Letters to the Editor and other People Speak
Letter: Sea ice comes and sea ice goes
Andreas Schmittner has recently commented twice on declining Arctic sea ice extent, noting particularly the 2007 record low and 2008 as the second lowest. Twice Dr. Schmittner failed to note the rapidity of the 2008 ice recovery, continuing in 2009 so that Arctic sea ice extent now nearly matches the 1979-2000 average.
NASA determined the 2007 record low resulted from unusual prevailing winds blowing the Arctic ice into the Atlantic and was not the result of global warming. Dr. Schmittner claims that the main cause of sea ice melting is increasing carbon dioxide, and presumably its warming potential. Why does he believe this? Because his computer model requires it. However, the Atlantic Multidecadal Oscillation (AMO) has much more influence on sea ice than a gas that’s only 0.038 percent of the atmosphere.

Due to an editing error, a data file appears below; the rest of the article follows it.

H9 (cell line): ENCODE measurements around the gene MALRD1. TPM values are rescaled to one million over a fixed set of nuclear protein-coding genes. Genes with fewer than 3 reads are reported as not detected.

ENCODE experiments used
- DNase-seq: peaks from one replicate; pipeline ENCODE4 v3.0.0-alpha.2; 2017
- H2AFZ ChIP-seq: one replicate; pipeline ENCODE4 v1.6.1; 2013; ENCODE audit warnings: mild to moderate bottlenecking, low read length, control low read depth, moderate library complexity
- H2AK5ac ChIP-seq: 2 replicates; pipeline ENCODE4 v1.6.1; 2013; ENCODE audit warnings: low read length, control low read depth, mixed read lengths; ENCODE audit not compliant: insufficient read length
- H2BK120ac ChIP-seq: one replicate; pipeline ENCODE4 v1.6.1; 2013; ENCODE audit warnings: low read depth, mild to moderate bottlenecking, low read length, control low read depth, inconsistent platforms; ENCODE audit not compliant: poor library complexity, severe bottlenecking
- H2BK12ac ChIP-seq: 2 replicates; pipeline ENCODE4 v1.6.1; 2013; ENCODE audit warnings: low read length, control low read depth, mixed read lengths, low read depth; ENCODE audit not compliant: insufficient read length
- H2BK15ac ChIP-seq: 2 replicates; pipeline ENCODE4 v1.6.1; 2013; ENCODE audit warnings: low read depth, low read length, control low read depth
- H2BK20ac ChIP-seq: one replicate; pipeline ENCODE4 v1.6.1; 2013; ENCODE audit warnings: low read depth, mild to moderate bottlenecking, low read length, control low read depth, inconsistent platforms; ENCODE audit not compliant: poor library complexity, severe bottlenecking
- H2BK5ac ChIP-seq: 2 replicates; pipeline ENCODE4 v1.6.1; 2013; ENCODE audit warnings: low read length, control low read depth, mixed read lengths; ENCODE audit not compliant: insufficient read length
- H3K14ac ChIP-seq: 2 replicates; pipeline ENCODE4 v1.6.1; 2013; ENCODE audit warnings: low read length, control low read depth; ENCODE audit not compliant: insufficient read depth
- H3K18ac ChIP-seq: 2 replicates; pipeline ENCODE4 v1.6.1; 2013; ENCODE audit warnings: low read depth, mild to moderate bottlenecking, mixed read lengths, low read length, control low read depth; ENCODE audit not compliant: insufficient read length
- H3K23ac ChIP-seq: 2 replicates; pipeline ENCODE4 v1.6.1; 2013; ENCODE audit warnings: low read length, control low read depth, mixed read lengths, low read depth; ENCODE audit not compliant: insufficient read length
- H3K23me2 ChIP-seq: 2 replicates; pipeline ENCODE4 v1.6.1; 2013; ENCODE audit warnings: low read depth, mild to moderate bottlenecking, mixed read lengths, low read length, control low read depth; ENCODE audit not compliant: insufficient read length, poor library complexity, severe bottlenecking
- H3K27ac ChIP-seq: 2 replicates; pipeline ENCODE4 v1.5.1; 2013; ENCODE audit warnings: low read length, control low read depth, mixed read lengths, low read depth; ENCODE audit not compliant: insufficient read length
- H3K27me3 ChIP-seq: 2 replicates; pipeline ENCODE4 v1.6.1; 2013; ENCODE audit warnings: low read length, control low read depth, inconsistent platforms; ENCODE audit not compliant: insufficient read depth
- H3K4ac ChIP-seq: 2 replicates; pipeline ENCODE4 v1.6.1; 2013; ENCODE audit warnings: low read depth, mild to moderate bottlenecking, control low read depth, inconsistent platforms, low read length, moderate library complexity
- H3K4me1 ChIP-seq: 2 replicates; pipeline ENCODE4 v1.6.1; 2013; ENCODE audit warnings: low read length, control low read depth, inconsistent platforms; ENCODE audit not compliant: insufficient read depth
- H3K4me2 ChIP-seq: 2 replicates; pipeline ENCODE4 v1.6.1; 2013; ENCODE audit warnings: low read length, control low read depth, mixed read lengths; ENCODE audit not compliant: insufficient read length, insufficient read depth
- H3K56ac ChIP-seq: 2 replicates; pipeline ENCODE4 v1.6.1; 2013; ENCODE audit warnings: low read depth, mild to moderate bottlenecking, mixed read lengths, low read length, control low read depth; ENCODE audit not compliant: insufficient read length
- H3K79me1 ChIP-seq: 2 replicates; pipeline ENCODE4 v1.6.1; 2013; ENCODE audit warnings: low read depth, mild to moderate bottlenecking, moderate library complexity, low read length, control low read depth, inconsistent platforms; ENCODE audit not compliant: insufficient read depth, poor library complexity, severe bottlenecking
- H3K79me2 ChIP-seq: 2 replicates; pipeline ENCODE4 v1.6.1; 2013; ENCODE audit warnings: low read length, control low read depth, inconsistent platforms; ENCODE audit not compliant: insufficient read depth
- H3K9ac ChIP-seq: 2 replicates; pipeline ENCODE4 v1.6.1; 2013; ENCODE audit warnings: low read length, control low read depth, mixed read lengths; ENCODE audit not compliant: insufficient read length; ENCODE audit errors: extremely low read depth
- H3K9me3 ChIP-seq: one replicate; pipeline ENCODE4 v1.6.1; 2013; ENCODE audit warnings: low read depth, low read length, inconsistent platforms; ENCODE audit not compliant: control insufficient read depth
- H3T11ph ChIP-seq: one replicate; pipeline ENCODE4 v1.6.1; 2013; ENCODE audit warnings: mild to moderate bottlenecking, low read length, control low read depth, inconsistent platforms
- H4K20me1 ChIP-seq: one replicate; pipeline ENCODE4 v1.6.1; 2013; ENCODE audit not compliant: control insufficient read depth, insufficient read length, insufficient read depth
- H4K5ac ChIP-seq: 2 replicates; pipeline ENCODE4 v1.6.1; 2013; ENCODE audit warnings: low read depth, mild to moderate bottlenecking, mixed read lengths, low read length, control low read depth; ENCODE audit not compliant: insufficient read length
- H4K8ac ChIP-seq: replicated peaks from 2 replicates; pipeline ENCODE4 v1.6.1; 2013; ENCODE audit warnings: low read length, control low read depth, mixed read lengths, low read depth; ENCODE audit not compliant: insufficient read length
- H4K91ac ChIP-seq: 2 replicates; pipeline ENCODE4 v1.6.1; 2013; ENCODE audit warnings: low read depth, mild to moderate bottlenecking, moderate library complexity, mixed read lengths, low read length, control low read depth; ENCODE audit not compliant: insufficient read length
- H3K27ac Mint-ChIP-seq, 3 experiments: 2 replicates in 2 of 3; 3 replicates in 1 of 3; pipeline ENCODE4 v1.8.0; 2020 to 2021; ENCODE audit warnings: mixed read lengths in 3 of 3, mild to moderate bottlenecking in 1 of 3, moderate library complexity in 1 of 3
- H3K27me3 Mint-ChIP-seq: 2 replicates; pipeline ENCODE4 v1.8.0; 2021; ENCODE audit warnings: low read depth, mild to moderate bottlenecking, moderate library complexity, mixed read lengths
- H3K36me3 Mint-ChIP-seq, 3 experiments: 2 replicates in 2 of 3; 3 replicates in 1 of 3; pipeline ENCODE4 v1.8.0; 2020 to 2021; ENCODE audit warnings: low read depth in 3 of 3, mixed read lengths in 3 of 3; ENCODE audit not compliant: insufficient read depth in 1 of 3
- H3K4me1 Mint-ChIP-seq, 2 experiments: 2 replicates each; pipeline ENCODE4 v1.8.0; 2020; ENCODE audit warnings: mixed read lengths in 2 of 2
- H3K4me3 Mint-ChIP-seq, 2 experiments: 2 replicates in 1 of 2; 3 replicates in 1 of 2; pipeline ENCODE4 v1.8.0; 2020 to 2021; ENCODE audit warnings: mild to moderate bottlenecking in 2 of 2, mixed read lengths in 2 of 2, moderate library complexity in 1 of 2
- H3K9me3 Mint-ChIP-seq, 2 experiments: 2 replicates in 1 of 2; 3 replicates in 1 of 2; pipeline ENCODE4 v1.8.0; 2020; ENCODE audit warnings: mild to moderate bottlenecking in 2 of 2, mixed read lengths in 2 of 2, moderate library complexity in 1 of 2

NOAA’s website describes the AMO as “…an ongoing series of long-duration changes in the sea surface temperature of the North Atlantic Ocean, with cool and warm phases that may last for 20-40 years at a time … These changes are natural and have been occurring for at least the last 1,000 years.”
When the AMO index is positive the Atlantic is warmer, when it’s negative it’s cooler. The AMO index turned positive in the 1990s and declining sea ice extent correlates well with this warm phase, much more so than with CO2 levels (see chart: http://img133.imageshack.us/img133/8510/nhse72anomamo.png).
The AMO index turned negative in late 2007 and — surprise! — the decline in sea ice extent was reversed. The Arctic and Antarctic Research Institute (AARI) in Saint Petersburg, Russia, is forecasting years of increasing sea ice extent because they know the AMO cycle will continue unabated, CO2 notwithstanding.